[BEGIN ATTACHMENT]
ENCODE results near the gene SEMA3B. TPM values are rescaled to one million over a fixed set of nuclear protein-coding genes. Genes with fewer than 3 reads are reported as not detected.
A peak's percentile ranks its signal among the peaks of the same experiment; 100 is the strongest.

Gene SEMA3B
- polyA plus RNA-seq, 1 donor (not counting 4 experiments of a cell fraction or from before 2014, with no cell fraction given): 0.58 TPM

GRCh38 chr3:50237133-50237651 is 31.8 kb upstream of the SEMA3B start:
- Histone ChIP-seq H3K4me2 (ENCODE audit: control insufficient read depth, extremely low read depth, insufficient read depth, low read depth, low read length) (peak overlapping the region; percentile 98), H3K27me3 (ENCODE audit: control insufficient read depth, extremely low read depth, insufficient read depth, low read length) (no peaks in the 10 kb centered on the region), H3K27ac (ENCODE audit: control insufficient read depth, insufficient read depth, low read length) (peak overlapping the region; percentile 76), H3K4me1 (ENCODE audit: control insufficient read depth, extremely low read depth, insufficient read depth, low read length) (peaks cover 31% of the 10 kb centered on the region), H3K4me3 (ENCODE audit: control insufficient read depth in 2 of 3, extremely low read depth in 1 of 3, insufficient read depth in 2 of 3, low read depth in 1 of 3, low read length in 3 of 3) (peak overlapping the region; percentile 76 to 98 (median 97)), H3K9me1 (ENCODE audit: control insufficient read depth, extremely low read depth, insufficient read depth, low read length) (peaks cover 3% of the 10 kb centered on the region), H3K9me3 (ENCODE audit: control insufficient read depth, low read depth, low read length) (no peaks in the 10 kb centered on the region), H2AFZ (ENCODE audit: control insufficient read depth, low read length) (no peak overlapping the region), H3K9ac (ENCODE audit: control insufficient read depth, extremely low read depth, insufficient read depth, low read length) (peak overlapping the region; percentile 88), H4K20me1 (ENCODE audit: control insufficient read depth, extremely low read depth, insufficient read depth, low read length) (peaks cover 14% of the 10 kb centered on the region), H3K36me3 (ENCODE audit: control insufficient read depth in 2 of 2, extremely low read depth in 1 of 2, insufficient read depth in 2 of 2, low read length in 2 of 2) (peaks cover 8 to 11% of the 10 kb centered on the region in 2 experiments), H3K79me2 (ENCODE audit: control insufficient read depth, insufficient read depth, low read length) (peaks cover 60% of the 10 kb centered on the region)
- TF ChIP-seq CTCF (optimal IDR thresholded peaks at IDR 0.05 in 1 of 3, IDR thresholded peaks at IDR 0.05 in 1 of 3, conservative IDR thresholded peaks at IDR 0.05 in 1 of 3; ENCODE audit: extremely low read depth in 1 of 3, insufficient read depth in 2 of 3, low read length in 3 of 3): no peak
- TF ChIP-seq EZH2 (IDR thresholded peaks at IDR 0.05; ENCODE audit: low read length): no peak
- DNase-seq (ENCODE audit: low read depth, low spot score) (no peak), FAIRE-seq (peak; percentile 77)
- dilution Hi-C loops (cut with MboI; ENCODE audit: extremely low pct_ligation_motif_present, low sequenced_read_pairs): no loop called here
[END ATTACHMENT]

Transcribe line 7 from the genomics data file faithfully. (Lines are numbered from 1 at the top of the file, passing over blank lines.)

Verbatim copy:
- TF ChIP-seq CTCF (optimal IDR thresholded peaks at IDR 0.05 in 1 of 3, IDR thresholded peaks at IDR 0.05 in 1 of 3, conservative IDR thresholded peaks at IDR 0.05 in 1 of 3; ENCODE audit: extremely low read depth in 1 of 3, insufficient read depth in 2 of 3, low read length in 3 of 3): no peak